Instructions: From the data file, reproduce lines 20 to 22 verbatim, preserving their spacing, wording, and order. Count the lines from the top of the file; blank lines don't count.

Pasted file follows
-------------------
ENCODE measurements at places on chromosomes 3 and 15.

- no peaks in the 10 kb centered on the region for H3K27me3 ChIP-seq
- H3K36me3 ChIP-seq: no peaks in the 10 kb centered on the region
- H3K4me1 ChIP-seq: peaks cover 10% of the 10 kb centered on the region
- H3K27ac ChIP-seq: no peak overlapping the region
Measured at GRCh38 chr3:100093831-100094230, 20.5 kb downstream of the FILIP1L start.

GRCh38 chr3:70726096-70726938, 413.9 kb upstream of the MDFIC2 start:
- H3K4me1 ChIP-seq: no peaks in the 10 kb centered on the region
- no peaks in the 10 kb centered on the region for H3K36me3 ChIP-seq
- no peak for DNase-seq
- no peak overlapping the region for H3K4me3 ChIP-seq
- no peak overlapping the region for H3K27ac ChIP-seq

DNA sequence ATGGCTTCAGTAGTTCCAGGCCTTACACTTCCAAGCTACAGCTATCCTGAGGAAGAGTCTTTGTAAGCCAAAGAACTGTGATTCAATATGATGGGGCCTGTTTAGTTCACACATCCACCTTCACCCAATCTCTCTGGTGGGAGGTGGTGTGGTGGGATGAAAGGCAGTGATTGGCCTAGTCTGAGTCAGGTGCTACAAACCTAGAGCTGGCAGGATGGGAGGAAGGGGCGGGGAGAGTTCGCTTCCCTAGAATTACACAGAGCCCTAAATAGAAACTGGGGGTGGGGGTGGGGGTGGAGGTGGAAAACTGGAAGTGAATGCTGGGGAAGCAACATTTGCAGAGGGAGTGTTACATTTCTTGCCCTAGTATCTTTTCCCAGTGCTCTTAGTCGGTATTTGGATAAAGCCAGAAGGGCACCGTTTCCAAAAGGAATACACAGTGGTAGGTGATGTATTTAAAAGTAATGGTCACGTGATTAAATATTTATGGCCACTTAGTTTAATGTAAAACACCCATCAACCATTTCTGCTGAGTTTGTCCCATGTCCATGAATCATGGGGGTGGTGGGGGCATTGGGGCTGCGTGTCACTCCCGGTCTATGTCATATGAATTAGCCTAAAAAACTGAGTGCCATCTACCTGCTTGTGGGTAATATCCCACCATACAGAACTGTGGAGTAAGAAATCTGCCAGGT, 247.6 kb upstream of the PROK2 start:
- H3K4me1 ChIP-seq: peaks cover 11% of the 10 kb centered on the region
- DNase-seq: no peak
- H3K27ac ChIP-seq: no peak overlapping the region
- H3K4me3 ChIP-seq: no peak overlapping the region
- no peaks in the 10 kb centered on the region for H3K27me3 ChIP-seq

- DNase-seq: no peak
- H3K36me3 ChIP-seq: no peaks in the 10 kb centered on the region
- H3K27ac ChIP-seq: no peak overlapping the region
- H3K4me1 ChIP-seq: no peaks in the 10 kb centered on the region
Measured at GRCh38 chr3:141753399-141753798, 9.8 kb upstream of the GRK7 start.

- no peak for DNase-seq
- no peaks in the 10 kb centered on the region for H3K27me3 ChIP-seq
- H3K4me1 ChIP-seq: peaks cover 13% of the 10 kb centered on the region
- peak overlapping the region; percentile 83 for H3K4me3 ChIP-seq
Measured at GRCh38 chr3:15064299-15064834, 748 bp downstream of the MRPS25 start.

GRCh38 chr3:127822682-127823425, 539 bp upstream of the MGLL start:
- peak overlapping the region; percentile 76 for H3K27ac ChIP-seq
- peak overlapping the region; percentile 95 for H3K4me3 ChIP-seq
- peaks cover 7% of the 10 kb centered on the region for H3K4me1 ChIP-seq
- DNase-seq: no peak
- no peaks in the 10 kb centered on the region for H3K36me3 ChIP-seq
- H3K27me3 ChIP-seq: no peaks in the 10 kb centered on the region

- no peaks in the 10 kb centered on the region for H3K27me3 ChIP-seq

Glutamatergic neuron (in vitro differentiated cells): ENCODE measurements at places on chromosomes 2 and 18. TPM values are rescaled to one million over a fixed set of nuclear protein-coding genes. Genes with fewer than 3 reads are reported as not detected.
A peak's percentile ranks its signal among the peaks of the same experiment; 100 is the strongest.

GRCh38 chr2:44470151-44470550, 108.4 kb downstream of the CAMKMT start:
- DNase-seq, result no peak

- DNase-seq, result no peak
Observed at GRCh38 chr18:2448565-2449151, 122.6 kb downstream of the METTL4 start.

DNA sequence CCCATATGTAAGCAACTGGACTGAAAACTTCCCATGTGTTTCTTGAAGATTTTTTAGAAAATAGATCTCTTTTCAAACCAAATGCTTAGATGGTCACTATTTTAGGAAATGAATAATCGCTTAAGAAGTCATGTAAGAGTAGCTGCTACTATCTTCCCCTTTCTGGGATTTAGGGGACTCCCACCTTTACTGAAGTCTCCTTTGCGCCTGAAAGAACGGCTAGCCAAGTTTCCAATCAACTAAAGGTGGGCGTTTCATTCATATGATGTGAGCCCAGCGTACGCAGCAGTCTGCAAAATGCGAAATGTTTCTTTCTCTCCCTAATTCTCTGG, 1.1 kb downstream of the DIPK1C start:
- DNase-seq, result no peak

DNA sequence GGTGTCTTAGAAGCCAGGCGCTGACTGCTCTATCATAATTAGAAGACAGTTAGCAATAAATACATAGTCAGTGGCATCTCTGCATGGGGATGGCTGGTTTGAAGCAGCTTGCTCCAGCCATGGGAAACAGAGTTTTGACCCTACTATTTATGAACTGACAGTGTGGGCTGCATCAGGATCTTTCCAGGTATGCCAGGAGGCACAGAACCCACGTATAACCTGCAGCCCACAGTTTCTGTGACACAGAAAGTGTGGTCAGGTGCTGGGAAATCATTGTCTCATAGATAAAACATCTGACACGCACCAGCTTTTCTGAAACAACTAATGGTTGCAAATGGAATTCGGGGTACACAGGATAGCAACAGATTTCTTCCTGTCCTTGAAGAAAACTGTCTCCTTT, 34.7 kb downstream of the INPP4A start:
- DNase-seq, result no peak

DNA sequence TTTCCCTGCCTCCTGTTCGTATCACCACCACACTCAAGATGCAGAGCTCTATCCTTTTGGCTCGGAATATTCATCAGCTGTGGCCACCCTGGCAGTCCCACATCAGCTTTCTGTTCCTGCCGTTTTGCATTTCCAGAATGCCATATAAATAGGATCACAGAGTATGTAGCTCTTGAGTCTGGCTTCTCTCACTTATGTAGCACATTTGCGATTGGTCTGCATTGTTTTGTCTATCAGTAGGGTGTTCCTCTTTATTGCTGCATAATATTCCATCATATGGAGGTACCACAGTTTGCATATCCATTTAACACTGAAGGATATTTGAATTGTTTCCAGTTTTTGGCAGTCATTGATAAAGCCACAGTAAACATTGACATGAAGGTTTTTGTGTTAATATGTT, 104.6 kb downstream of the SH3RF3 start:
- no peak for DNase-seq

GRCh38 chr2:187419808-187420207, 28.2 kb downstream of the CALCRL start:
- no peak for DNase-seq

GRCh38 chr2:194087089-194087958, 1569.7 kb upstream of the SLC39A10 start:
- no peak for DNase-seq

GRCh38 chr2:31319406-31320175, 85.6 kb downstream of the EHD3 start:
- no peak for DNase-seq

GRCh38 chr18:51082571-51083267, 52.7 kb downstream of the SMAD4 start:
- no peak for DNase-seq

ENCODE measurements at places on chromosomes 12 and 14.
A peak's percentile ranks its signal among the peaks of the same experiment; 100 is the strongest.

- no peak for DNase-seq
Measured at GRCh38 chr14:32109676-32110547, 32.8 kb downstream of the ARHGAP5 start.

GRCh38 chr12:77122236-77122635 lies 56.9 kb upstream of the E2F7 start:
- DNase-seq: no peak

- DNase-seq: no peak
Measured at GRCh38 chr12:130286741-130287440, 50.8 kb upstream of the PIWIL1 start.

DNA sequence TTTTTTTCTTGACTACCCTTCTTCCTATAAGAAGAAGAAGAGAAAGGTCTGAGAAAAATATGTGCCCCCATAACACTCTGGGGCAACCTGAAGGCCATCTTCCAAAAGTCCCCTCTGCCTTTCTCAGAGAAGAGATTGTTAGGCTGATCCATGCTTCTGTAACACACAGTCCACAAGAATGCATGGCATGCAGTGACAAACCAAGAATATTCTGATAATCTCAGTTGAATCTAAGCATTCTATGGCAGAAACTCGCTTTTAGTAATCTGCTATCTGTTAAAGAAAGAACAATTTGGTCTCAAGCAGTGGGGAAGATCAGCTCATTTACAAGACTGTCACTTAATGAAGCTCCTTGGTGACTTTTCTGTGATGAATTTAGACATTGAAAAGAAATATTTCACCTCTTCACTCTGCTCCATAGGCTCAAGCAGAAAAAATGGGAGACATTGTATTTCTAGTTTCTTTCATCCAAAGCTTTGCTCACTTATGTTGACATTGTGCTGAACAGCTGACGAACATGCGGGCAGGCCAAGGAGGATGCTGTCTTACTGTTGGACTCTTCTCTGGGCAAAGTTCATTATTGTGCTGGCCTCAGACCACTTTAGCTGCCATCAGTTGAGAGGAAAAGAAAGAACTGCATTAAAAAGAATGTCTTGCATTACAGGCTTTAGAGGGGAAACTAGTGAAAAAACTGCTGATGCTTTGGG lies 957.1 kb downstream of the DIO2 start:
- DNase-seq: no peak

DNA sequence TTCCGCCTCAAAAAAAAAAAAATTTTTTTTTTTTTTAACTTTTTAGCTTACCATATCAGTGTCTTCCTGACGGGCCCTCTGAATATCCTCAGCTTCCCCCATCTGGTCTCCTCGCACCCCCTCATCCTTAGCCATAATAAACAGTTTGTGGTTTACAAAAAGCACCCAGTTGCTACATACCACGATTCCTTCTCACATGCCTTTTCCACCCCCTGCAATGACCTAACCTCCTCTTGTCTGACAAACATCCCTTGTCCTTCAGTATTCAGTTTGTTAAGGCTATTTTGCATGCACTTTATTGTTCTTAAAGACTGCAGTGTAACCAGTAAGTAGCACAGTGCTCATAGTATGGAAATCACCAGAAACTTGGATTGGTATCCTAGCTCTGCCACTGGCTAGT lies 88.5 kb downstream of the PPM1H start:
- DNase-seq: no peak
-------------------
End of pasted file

- H3K36me3 ChIP-seq: no peaks in the 10 kb centered on the region
- H3K27ac ChIP-seq: no peak overlapping the region
- H3K4me1 ChIP-seq: no peaks in the 10 kb centered on the region